LGIH - Keeping things in perspective

Hey guys, this is May 11th. Three months ago, exactly, on Feb 11th, LGIH was at $19.49. On Monday of this week it rose about $1.40 to close at $29.60 in anticipation of earnings. That was up over $10, and up more than 50%, in three months.

Yesterday, Tuesday, they announced really, REALLY, terrific results, and the stock gave up Monday’s rise and 70 cents more. Who cares?

Look, earnings per share were up 72%! Revenue was up 35%! Average sales price was up 7%, showing no real margin pressure on them. In the conference call they anticipated raising prices sequentially every quarter. In spite of all the worry about Houston and the oil crisis, in Houston they were closing over 10 houses per community! They sold out of two Houston communities faster than they had anticipated, so they will be opening two more during the year. The conference call was a delight to listen to. Management was really content, sure of themselves, and happy about the future. The month of May will see more closings at higher prices than April. They’ll make at least $3.00 to $3.50 for the year, etc.

And this stock is selling at a PE of 10.8, lower than big companies that are growing at 5% per year.

Relax. Read the Conference Call transcript. Enjoy!


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I guess the way you’d really be an unsatisfied investor is if you’d filled out your position in October or November of 2015, at over $30/share. Even then the PE then was only 15 or 16 or so, so I’m guessing it looked like a screaming buy even at the higher prices (the YPEG surely looked great). I guess that’s why I say PE ratios can frustrate me. I just simply don’t have enough experience to relax – I want to understand why a company I perceive to have x growth potential and x risk trades at a wildly different PE ratio than another similar company which I perceive to have very similar growth potential and risk. Are my perceptions just wrong? Or is market irrationality at play? Which I think is a good thing to try to figure out. In the case of LGIH, it may be a little market irrationality (many investors probably aren’t interested b/c it’s not fashionable enough…but then again, most investors probably simply haven’t heard of LGIH), and a little more risk perceived by the market than by me (and I guess only time will tell who’s right).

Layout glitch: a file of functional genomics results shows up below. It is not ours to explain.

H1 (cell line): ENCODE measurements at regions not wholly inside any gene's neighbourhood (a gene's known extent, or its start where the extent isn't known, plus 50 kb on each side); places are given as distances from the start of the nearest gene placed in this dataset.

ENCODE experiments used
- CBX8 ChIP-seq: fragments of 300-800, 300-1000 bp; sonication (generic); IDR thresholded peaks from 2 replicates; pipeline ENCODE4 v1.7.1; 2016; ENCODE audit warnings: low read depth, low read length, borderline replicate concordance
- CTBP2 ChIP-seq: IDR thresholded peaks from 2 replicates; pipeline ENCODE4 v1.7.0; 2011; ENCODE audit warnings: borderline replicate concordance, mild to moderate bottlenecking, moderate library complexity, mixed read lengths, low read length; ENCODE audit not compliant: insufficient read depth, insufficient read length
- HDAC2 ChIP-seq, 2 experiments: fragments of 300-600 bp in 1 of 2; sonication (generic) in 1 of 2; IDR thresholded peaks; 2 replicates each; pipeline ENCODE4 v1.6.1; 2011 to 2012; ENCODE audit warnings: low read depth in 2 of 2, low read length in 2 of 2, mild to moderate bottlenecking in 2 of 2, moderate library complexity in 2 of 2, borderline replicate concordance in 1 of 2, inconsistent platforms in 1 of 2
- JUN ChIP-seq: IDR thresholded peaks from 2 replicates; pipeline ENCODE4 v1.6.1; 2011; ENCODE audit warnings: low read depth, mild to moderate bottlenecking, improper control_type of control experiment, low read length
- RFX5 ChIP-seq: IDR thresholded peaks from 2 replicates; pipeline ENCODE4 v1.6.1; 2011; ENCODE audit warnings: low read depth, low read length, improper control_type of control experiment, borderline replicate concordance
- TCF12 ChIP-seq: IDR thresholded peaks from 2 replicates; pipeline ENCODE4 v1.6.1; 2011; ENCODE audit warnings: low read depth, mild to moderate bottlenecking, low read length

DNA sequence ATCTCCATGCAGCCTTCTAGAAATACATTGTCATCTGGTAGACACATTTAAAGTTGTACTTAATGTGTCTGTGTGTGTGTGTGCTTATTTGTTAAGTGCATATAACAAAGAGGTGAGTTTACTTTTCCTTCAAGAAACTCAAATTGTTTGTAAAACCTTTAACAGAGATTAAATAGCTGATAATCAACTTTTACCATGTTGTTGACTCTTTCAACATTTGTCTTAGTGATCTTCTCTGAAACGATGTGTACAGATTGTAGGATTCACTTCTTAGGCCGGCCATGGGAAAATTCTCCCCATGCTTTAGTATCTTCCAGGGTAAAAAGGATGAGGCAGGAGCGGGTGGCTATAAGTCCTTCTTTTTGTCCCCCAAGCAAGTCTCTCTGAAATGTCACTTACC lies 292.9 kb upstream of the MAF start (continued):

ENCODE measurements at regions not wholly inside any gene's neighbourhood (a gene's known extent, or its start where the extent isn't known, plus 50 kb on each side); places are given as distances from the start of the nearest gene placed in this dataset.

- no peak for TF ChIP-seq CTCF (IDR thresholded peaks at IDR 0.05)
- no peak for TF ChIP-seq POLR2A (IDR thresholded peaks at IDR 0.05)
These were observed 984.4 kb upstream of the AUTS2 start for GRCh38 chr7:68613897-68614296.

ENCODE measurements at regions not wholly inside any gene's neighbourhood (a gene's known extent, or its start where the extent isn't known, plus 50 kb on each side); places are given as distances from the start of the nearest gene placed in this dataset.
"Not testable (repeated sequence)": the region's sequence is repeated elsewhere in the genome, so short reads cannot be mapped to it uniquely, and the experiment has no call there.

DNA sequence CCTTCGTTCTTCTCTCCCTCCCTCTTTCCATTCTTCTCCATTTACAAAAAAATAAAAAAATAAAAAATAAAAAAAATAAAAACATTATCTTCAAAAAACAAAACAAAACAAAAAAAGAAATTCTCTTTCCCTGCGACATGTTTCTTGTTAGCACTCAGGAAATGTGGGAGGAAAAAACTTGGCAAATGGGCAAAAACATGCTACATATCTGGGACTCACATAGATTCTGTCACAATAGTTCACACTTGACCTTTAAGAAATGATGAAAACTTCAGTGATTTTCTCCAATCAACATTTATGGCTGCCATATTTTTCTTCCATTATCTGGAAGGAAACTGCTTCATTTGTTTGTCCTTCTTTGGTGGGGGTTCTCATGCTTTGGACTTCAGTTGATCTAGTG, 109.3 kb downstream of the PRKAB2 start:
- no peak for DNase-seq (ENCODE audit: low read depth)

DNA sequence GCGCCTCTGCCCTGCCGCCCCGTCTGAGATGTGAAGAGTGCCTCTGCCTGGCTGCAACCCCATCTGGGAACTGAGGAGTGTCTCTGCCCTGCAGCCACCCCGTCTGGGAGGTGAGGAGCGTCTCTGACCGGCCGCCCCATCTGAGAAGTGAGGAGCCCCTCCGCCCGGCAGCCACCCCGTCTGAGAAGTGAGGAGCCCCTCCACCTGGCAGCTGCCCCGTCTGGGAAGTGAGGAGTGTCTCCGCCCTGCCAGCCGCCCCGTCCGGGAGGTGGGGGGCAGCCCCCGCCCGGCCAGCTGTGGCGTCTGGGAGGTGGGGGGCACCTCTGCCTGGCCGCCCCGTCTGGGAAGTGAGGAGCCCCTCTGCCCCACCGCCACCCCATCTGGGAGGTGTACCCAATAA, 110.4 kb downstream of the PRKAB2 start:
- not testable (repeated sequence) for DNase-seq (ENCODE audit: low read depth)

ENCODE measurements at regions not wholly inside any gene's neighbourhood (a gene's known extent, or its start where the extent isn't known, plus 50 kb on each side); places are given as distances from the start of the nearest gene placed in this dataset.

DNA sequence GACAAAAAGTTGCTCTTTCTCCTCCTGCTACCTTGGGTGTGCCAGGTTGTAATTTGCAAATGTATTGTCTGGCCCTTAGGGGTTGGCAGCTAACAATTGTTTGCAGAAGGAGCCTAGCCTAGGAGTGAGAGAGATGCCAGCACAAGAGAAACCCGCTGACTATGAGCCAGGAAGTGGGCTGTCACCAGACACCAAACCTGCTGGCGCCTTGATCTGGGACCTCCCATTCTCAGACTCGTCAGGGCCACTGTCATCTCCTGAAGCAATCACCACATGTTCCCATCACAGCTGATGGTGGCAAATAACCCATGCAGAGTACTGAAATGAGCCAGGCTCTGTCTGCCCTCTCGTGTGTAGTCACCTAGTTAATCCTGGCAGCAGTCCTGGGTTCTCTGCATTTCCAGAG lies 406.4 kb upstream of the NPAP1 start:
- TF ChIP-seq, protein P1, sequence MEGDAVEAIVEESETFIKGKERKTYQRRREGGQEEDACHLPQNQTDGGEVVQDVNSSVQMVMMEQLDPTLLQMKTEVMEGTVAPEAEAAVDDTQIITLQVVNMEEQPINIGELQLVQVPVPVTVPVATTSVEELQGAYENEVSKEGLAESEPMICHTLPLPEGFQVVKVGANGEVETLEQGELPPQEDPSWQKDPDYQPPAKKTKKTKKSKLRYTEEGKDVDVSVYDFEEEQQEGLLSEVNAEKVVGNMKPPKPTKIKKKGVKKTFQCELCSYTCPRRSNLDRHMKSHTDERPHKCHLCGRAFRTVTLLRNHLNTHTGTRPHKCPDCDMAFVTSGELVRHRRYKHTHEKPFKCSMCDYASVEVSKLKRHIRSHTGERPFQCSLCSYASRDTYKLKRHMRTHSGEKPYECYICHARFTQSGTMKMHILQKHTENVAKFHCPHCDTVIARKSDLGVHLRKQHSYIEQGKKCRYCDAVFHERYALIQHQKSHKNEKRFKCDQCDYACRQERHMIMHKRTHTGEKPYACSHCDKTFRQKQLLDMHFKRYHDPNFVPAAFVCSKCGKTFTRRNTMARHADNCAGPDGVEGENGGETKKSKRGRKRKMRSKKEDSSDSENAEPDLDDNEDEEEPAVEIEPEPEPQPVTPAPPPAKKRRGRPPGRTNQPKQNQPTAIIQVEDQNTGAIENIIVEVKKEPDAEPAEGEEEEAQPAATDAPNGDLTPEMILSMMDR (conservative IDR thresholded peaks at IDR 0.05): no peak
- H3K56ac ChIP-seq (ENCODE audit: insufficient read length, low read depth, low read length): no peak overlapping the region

I’ll take a stab at another question I posed:

But in your vast experience, Saul, what have you learned about how PE’s do or don’t get sorted out over time, in companies that keep growing and performing well every quarter?

Let’s think about GBX for example. With a PE of 4, what if that PE never expands? Not only that, but maybe earnings stagnate and so the growth never causes the share price to increase, even holding PE constant at 4. The company is making money – a lot of money based on the price of the stock. How do we get paid?